Mr T.B. Seath shipbuilder, Rutherglen has submitted to the Admiralty plans of a novel war vessel, such as it is thought would be of great service in defending the estuaries of Clyde and other British rivers. The vessel is 150 feet in length, with the extraordinary beam of 30 feet. By three fore and aft bulkheads, and eight cross bulkheads, she is divided into 32 water tight compartments, an arrangement which it is thought would make her pretty unsinkable. The bottom part of the shell, from stem to stern, describe the segment of a circle , which would allow the steamer to turn upon her own axis, like one of our small up-and-down river ferry boats. Above the water line she has a steel belt two feet in thickness, tapering off upwards and downwards. It is calculated that a heavy, shot striking her on the apex of the belt would be broken into pieces, whereas should it hit on on the slope or the triangle, it would glance off harmlessly. Her armament consists of two heavy immovable guns , one stationed fore and the other aft, but the vessel can be made to turn on her axis so rapidly that it would be possible to deliver the fire of each gun alternatively at one object within half a minute. On deck, when in action, with the exception of the guns, there is nothing upon a shot could take effect, the funnel being erected on the telescopic principle. The vessel would run at the high rate of fully 18 miles per hour, a speed which would enable her to make rapid and unexpected attacks, and allow her as smartly to retire or keep beyond reach of an enemy. A number of gentlemen practised in naval warfare and maritime affairs, to whom the plans were submitted, have commentated favourably on the vessels, and the builder is prepared to construct two of them at a cost of £25,000 each. The plans were presented to the Admiralty by earl.de La Warr

(This information was supplied by Frank Quinn September 2017)

Ships built at Rutherglen ended up in service far from the Clyde. Windermere,Ullswater,Loch Maree, Loch Etive, for example. These handsome vessels designed and built by Thomas Seath, transporter in parts and sections, then later rebuilt and launched at their final homes. This was the ‘knock-down’ concept mentioned earlier. 

M.Y. LADY of the LAKE  launched 26th June 1877, is believed to be the oldest working passenger vessel in the world. Transported in three sections by rail to Penrith and thereafter by horse drawn carts to the lakeside, where she was reassembled. Joined in 1889, by her sister ship, M.V.RAVEN , also built at Rutherglen, not to be confused with the S.V. RAVEN,also built at Rutherglen, in 1871, currently in storage at the Windermere Jetty Museum 

Two royal yaughts are also included in the variety of ships built by Seath. FAIRY built in 1872 for the King of Burma and LITTLE EASTERN for the King of Sian. Many vessels ended up far from Rutherglen including the M.V.NELEBEE which served in the Australian coastal trade.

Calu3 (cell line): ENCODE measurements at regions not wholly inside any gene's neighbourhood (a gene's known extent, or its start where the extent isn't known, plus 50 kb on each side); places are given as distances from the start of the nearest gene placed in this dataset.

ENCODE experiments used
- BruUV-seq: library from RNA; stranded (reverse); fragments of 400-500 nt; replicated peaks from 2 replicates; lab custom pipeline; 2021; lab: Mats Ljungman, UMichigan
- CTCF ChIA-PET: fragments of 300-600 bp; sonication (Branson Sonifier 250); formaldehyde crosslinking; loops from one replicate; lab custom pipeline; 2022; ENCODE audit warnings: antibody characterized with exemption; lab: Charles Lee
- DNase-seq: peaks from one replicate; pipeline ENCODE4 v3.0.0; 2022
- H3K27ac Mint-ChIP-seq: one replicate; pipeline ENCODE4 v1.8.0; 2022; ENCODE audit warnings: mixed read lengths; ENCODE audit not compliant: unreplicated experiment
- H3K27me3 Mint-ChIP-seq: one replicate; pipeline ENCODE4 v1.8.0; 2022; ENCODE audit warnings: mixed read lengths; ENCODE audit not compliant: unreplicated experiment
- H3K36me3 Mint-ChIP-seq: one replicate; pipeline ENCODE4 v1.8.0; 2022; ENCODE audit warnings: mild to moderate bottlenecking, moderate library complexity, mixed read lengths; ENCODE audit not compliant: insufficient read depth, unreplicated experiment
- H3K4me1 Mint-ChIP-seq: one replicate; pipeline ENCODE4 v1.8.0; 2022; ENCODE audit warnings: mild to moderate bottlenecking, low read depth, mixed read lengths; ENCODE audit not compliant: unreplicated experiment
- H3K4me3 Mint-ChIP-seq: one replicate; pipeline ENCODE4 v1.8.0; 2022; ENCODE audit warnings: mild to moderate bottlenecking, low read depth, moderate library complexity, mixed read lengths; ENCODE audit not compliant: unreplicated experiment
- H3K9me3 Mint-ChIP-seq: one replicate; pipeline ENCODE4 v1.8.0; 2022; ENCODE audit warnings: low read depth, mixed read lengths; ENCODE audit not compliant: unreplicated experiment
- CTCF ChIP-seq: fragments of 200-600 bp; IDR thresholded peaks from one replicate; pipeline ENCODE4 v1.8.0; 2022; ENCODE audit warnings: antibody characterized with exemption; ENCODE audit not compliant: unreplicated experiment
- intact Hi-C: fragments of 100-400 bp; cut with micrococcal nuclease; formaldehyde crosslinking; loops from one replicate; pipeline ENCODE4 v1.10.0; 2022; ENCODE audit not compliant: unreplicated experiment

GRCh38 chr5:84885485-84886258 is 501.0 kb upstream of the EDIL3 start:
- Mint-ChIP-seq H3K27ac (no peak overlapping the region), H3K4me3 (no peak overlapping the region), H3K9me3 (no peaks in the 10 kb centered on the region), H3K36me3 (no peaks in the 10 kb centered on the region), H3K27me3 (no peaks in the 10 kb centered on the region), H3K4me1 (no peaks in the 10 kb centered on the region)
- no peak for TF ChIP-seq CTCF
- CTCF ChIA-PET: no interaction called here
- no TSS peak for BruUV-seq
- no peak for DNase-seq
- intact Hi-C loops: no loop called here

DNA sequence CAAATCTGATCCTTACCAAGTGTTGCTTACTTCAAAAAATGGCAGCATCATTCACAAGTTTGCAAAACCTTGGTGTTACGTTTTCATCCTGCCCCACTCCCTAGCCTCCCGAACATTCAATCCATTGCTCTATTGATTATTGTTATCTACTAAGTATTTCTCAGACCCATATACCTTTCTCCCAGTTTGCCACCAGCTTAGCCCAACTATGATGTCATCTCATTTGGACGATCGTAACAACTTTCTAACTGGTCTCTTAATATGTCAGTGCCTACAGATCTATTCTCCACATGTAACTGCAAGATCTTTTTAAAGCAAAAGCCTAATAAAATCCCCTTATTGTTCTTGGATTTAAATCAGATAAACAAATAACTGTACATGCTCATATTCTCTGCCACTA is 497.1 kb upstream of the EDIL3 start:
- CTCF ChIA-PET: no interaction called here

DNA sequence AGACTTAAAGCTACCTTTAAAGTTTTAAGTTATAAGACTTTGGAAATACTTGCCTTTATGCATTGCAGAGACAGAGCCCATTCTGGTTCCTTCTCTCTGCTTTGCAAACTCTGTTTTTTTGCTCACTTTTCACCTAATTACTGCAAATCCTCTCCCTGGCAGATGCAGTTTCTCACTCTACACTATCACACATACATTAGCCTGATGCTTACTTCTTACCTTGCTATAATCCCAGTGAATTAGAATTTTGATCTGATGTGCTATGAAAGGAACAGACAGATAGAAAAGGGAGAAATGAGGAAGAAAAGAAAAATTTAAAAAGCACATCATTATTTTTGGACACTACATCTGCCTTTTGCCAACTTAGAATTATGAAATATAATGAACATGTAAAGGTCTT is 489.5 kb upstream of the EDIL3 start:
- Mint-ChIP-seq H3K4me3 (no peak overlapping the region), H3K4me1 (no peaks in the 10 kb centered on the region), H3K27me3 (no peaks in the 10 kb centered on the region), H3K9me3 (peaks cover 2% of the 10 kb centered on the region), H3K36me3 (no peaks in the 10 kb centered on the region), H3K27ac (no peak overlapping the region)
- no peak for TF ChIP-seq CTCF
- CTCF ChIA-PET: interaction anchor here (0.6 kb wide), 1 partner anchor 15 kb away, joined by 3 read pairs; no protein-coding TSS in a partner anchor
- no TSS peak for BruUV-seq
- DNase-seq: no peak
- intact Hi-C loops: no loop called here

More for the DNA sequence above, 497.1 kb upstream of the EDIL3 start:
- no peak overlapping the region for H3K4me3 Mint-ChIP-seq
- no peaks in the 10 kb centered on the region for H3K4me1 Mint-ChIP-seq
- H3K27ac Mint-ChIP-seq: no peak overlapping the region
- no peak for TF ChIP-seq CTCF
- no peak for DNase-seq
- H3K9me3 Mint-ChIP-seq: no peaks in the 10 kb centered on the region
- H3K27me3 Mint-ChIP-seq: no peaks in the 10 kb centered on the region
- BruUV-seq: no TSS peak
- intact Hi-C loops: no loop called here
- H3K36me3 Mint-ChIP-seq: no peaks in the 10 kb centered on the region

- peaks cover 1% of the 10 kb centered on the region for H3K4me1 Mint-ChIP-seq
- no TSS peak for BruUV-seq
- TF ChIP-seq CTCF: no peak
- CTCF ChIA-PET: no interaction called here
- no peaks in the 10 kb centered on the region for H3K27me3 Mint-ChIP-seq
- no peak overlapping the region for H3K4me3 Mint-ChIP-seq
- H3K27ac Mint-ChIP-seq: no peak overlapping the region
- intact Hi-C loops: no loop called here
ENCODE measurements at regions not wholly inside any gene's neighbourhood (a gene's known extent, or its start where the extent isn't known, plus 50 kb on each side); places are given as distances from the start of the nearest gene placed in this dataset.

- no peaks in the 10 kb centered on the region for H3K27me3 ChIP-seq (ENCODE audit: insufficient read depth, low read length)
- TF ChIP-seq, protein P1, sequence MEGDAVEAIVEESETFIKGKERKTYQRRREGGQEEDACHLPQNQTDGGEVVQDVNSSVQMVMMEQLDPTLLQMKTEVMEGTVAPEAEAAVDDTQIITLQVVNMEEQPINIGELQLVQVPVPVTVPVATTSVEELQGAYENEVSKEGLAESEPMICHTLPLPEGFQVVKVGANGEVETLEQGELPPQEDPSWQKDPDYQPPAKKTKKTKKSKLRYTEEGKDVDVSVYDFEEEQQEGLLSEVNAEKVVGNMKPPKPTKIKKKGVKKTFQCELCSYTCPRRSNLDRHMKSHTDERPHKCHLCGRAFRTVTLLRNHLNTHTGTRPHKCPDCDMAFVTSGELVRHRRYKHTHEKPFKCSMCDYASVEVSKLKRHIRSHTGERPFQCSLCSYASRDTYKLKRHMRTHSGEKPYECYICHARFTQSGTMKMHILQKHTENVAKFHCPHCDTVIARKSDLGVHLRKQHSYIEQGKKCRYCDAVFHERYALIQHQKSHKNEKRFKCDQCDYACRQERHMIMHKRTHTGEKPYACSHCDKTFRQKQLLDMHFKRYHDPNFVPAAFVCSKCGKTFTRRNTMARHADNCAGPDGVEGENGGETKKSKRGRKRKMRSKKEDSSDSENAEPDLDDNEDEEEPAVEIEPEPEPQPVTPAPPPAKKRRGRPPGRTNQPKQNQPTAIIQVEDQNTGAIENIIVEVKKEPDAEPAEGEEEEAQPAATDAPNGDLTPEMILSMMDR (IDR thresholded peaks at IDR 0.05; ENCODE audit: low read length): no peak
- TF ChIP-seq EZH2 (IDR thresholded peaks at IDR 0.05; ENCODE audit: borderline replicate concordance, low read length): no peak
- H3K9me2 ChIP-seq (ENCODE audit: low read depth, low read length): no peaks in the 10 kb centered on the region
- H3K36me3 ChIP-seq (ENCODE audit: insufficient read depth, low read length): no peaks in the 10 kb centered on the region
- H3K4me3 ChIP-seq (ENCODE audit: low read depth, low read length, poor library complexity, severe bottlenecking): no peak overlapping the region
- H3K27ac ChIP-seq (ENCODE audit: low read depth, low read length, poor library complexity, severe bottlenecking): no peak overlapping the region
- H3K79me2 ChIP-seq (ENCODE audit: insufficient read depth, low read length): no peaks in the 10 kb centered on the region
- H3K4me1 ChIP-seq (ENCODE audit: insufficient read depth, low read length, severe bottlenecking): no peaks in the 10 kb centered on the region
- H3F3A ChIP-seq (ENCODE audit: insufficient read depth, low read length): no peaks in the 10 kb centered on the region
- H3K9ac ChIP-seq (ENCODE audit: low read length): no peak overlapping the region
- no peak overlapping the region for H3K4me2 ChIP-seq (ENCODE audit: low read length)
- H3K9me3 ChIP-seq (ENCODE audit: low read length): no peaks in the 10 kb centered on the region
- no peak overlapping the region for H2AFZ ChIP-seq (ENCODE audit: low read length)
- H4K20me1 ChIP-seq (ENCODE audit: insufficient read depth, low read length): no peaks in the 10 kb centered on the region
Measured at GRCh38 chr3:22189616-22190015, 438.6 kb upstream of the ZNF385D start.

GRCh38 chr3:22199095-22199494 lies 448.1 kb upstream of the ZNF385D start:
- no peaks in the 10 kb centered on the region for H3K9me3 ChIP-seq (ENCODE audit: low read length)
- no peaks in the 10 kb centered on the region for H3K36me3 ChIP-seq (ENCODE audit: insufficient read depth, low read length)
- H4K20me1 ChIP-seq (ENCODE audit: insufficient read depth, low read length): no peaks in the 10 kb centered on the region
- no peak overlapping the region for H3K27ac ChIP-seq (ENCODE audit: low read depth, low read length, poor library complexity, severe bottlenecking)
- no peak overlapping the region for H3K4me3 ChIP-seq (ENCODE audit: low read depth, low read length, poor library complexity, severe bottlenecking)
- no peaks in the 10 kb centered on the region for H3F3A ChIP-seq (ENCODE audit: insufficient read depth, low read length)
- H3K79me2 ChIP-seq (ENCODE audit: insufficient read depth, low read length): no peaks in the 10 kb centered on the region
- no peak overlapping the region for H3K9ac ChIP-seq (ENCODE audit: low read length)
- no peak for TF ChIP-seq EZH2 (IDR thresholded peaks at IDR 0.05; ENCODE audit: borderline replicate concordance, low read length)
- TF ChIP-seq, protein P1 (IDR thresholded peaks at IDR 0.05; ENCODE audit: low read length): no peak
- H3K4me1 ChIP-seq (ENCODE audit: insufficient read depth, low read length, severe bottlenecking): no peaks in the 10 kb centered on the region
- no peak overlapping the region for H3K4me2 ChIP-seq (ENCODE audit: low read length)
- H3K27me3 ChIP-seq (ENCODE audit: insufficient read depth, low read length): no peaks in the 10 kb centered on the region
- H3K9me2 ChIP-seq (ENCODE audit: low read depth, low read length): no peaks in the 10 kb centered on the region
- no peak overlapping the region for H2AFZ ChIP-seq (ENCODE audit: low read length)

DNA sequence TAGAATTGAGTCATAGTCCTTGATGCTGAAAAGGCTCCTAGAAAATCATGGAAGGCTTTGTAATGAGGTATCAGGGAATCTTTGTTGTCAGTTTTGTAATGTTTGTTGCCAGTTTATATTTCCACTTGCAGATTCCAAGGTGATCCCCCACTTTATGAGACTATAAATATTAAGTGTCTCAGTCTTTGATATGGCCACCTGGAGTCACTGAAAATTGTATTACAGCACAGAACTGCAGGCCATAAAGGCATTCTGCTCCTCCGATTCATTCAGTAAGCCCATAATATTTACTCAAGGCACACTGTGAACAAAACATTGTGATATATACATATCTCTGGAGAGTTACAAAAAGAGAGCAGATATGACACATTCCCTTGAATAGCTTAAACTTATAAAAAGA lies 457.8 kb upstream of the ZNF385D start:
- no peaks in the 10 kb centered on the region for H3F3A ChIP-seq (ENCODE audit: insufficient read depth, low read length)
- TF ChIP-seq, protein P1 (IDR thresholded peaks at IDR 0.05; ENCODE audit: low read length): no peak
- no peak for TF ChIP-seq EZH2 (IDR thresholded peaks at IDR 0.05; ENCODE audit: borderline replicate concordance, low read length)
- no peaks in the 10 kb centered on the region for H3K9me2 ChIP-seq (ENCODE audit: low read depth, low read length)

Towards the end of 1902, Seath retired from business, and died February 1903 and is buried in the Southern necropolis, Glasgow. 

He had built over 300 ships an average of one every eight weeks , a weir built at Glasg Green finally closed off access to the sea. 

Chalmers & Co shortly after his death, they moved their shipyard from Govan to Seaths old shipyard where they produced over 100 ships before the yard finally closed in 1923. 

Seath built ships for Loch Lomond and Loch Maree,Windermere and Ullswater, luxury steam yachts most Notably’THE FAIRY’ for the King of Burma, ‘LITTLE EASTERN’ for the King of Siam, both commissioned in 1872.


NELCEBE built 1883, taken to Australia as a knockdown onboard the sailing ship call THE CITY of YORK. And built in 1883 at Port Adelaide. She was retired from service in 1982 at the ripe old age of 100. Still in existence on dry land at Port Adelaide 

SS BRIGHTON built 1882, and sailed to Sydney with all openings boarded up. They had to use the boarding off Cape York (Northern Australia) for firing the boilers as they were running short of fuel She was 220 ft long.


dalmadan.com.        Still to research .   

1877. MY LADY of the LAKE 43 GRT.  still in service on the lakes of Ullswater in the English Lakes

1883. PS BRIGHTON.             417 GRT  hulked in 1916 in the Port Stephens estuary New South Wales, Australia 

1883 MV NELCEBEE                               on display at South Australian Maritime Museum.

1888. PS LUCY ASHTON        271.3 GRT. scrapped 1951

1889. MY RAVEN.                    63 GRT.     still in service on the lake of Ullswater in the English Lake District

1892.  PS LUNE.                    253 GRT. scrapped 1923/4

Local and family history : Rutherglen- history in the making, South Lanarkshire Council

Seaths Shipyard ,  Rutherglen Heritage Society 2018

Thomas B Seath, Graces Guide

Clutha No 5 Museum of Transport. The Glasgow Story

Thomas Bollan Seath. Southern Necropolis Heritage